High volume of forest biomass can be available at roadside when whole three (WT) harvesting system is applied. Besides, salvage logging operations are favorable conditions to accumulate a large amount of low-quality biomass due to the recovery of damaged trees. In mountain regions, such as the Alps, the forest accessibility can be a significant constraint for the eco-efficiency of chipping operations. The present study aims to evaluate the sustainability of wood-chipping operations in mountain areas based on long-term monitoring. One chipper-truck was monitored during 114 working day using telemetry; different efficiency parameters were collected: machine position, collected using GNSS receiver, and engine parameters, collected using CAN Bus system. Efficiency parameters were used to compare different in-wood or landing configurations. The results show the influence of the different locations of the chipping sites according to the road network influence. The emission associated with frequent relocation and delays were 6.4 % of the total emissions.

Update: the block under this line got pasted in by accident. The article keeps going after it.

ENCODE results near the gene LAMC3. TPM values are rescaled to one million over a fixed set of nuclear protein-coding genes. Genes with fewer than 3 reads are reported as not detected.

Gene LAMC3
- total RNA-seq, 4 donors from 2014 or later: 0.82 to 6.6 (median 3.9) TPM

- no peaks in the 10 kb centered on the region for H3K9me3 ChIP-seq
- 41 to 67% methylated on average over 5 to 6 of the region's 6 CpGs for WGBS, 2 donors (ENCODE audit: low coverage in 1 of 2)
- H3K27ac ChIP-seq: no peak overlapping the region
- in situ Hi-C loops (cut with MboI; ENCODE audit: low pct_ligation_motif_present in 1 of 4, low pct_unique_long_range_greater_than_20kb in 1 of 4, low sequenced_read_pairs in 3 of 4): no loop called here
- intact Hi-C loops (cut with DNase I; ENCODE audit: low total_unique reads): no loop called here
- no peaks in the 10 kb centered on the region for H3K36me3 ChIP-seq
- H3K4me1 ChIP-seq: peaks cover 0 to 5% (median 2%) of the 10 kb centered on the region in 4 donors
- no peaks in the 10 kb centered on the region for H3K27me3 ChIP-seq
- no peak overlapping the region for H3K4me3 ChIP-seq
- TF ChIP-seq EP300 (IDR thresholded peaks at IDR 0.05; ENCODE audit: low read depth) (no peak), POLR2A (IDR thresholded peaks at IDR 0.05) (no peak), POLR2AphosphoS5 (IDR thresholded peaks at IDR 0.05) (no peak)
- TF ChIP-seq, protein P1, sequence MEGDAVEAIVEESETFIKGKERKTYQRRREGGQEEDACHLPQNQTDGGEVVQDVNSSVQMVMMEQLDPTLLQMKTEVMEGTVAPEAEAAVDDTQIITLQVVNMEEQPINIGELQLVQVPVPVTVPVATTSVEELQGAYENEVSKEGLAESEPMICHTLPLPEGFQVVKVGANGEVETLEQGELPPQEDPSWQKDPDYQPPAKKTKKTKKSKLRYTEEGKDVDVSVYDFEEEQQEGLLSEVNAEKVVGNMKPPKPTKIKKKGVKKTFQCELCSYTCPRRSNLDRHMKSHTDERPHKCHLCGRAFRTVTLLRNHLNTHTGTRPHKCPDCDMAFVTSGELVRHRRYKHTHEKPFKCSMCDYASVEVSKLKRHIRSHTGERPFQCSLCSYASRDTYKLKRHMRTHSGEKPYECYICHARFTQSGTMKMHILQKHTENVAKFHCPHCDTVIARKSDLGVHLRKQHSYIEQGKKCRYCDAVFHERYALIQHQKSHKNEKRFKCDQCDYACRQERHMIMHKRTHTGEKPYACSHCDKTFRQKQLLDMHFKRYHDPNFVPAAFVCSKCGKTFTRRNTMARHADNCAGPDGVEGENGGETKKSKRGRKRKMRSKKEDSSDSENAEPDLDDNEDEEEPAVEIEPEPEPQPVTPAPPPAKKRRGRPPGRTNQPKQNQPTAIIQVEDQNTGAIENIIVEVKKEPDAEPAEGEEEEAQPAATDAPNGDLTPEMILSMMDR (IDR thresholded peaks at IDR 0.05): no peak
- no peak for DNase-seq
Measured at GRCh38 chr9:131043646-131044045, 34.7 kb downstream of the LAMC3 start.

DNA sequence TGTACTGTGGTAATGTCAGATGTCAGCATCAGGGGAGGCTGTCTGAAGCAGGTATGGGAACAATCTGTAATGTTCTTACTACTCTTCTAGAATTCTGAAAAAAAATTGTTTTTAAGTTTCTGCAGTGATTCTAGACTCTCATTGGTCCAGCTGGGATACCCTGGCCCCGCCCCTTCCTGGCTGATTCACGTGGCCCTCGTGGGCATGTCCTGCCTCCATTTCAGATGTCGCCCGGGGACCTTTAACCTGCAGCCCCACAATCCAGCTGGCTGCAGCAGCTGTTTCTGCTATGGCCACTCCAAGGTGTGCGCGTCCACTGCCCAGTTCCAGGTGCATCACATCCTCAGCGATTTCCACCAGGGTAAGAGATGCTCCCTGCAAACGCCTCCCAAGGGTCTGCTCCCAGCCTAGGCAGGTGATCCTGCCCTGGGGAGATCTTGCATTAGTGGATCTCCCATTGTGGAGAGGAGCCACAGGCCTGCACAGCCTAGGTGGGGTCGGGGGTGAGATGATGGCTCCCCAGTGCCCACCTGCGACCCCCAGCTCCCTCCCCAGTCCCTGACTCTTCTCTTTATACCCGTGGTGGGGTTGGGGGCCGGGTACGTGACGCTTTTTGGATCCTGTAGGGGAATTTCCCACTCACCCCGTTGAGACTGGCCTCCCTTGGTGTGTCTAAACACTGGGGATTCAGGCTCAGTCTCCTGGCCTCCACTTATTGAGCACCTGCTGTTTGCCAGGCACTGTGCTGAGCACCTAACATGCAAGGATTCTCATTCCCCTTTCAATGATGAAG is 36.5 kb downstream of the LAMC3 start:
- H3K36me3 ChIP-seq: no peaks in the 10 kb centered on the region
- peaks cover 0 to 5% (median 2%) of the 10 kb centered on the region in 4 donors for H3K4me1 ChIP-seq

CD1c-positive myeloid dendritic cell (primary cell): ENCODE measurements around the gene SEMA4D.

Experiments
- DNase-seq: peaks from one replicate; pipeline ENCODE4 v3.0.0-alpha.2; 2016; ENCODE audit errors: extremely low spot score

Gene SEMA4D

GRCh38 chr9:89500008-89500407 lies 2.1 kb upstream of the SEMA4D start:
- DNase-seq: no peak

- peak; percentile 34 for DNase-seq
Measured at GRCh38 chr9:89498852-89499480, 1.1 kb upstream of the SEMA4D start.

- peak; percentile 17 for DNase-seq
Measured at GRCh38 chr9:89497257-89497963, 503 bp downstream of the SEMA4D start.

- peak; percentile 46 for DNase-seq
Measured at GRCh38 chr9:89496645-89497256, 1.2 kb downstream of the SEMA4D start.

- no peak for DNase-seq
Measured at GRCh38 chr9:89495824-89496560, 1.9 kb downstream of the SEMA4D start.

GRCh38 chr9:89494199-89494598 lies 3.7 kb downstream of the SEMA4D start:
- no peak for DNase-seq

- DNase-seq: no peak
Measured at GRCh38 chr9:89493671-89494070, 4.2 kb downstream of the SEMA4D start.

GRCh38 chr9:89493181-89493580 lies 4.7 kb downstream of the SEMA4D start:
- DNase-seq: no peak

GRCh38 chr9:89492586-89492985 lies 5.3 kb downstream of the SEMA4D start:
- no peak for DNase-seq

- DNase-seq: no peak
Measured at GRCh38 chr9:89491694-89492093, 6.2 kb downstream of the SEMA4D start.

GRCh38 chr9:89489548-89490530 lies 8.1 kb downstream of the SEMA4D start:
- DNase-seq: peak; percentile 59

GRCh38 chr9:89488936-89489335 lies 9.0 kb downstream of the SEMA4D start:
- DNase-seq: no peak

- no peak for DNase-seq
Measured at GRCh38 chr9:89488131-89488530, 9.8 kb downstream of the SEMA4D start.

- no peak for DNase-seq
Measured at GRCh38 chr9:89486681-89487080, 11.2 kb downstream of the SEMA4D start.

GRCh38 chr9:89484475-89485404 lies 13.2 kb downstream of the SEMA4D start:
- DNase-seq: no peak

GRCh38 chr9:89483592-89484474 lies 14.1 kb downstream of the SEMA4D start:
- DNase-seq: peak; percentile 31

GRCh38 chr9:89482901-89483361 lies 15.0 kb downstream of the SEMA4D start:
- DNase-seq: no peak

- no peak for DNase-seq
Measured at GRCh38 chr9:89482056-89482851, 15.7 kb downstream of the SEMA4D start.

Previous Article in event
Prediction of tree age distribution based on survival analysis in natural forests: a case study of preserved permanent plots in the University of Tokyo Hokkaido Forest, northern JapanPrevious Article in session
Next Article in event
Needle senescence affects fire behavior in Aleppo pine (Pinus halepensis Mill.) stands: a simulation study.Next Article in session
Evaluation of wood chipping efficiency through long-term monitoring
Published: 13 November 2020 by MDPI in The 1st International Electronic Conference on Forests — Forests for a Better Future: Sustainability, Innovation, Interdisciplinarity session Forest Operations and Engineering
Keywords: Telemetry; Efficiency; Biomass; Residues